Welcome to Gigabites, DOCSIS 3.1 edition. Today, early adopters share some early lessons from D3.1-powered gigabit deployments, US Ignite adds four new cities to its Gigabit Communities roster, Altice USA continues rolling out gigabit broadband in Suddenlink's footprint and more.
DOCSIS 3.1 isn't exactly spreading like wildfire yet, but it is officially in commercial deployment now, and additional field trials have proven that the technology works in a variety of plant environments for serving up gigabit speeds.
Jorge Salinger, vice president of access architecture for Comcast Corp. (Nasdaq: CMCSA, CMCSK), shed some light on his company's early D3.1 rollouts in a paper presented at this week's SCTE Cable-Tec Expo in Philadelphia. According to Salinger, Comcast has "hundreds of customers" using D3.1-powered gigabit services in Nashville, Atlanta and Chicago so far. Salinger emphasized the importance of spectrum allocation, equipment configuration testing and technician training for any operator considering a DOCSIS 3.1 future.
For Comcast's part, Salinger pointed out that the company is using spectrum for D3.1 that it reclaimed from its migration to digital video from analog years ago. He added that Comcast is in the process of moving all of its HD video delivery to MPEG-4, which will free up further capacity for the rollout of D3.1-enabled gigabit services.
So far, Comcast is only deploying DOCSIS 3.1 in its downstream channels. But the modems it's putting in customer homes support D3.1 in the upstream as well, giving Comcast the ability to switch on that functionality for higher upstream speeds when ready.
One pleasant surprise Comcast discovered in its early work with DOCSIS 3.1 is that existing D3.0 modems can be used to monitor D3.1 signals. The legacy modems certainly weren't built with that function in mind, but they're nonetheless able to show how D3.1 signals are propagating through the network even if they can't interpret what those signals mean. This is useful for helping operators figure out how to configure their D3.1 networks for optimal performance.
Speaking alongside Salinger, Jason Miller, technical marketing engineer at Midcontinent Communications (Midco) , was also able to tout successes in D3.1 testing. Midco has run several D3.1 field trials, beginning with a test in Fargo, North Dakota where the company was already operating on a 1GHz plant. In a technical paper submitted to the SCTE, Miller goes into further detail on how different QAM modulation profiles impact network performance, and where operators should be aware of differences in error reporting with DOCSIS 3.1 equipment compared to traditional DOCSIS 3.0 modems.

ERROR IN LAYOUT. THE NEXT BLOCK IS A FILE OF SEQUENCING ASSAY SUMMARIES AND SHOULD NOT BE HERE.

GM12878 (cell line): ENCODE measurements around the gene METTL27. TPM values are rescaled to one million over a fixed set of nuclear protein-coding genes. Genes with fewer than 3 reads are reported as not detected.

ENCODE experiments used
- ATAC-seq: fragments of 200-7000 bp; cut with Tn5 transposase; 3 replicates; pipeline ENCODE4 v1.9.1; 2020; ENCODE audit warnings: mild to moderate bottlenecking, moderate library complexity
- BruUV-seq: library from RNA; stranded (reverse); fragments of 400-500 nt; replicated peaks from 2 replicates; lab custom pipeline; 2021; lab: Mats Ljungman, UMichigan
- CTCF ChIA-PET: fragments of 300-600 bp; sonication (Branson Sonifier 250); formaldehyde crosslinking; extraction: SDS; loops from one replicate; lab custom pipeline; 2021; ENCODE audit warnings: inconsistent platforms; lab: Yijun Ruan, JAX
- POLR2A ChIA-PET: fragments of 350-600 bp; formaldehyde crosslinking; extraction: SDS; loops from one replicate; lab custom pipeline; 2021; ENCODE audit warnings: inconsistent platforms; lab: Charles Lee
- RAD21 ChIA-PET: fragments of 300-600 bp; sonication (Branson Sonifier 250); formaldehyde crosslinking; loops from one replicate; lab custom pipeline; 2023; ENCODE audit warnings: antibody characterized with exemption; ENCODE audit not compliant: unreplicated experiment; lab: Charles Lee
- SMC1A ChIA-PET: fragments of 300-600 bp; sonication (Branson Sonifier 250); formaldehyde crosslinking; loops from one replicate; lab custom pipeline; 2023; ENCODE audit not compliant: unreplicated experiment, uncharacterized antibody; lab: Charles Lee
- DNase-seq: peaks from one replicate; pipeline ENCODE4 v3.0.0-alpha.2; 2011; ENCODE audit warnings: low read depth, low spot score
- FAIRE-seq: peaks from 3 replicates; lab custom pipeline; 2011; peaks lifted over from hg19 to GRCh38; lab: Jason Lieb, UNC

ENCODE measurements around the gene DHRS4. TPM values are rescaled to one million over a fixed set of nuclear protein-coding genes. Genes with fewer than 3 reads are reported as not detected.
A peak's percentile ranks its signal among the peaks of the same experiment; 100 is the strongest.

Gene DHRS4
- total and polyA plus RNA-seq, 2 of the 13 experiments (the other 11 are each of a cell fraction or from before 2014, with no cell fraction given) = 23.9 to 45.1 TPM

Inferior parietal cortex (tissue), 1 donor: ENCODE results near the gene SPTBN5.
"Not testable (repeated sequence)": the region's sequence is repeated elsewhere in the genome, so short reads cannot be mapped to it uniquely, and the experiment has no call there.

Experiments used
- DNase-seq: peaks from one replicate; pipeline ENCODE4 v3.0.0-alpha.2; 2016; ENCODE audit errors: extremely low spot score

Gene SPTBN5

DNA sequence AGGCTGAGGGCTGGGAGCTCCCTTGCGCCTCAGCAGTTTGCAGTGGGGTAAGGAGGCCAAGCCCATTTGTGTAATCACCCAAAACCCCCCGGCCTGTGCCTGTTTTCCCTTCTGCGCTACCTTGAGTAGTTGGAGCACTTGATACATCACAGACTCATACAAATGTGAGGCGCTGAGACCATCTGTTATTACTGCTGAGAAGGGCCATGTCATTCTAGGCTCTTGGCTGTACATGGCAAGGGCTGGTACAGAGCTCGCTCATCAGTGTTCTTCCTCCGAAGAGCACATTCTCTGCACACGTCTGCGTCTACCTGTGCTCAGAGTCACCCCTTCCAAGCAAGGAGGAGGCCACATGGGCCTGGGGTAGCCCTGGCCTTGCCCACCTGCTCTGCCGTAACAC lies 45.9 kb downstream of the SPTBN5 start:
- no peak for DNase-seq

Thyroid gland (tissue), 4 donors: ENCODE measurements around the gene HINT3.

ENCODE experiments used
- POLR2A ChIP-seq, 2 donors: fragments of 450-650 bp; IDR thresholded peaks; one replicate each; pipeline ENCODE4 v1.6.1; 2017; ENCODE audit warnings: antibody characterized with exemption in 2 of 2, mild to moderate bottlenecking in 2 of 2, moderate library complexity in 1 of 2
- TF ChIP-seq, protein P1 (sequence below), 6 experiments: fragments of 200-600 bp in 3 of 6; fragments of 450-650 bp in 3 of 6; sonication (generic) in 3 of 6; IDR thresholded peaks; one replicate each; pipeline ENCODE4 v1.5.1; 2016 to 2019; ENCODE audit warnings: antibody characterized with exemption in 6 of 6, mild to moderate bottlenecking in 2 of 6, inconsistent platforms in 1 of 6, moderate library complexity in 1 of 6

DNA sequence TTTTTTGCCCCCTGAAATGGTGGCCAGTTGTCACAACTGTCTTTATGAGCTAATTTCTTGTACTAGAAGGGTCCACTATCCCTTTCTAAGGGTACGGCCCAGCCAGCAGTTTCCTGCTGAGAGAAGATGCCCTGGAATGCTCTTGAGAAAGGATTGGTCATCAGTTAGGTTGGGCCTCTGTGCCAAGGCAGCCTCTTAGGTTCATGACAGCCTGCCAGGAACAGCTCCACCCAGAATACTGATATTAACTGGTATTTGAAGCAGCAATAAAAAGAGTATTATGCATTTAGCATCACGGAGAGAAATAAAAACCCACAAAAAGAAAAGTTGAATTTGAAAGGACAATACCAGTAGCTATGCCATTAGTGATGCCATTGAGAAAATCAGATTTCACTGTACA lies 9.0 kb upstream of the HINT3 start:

Miller also cautioned at the Cable-Tec Expo event that the availability of D3.1 modems for field trials is still extremely limited. All told, he estimated that Midco had fewer than 20 of the next-generation modems in lab tests and field trials across Fargo and Sioux Falls, S.D. (See Gigabites: Google's Back on the Pole.)
Outside of DOCSIS 3.1 land, US Ignite had big news early in the week when it announced the addition of four new cities to its Smart Gigabit Communities Program. Albuquerque, New Mexico, Salisbury, North Carolina and Washington, DC are joining US Ignite's initial list of 15 Gigabit Communities, and, in an international first, the city of Adelaide is also connecting with the program from across the world in Australia. All of the US Ignite Communities are tasked with developing two gigabit-powered applications. These applications will be tested and shared across the US Ignite test bed of participating cities.
Altice USA is making good on its commitment to continue deploying gigabit services in the US after the French operator acquired Suddenlink last year. This week, the company announced that it's now delivering a gigabit speed tier at no extra charge in DeRidder, La. DeRidder joins several other Altice/Suddenlink-powered gigabit cities in the area, including nearby Lake Charles, Sulphur and Bossier City. Altice is relying on DOCSIS 3.0 technology for its gigabit services. (See US Ignite Sets Stage for Smart Cities.)
Re: Terrible for telcos Agreed. And the big cablecos are aggressively pushing fiber deeper into their networks to support these higher speeds. The fiber push isn't always visible because it doesn't come with a service launch (unlike with AT&T where every fiber pull leads to a GigaPower press release), but that doesn't mean it's not happening.
Terrible for telcos Telcos are already on their heels with cable adding 99% of net subscriber additions each quarter. Most of these users fled because telcos aren't providing next-gen speeds, and this is only going to widen that gap.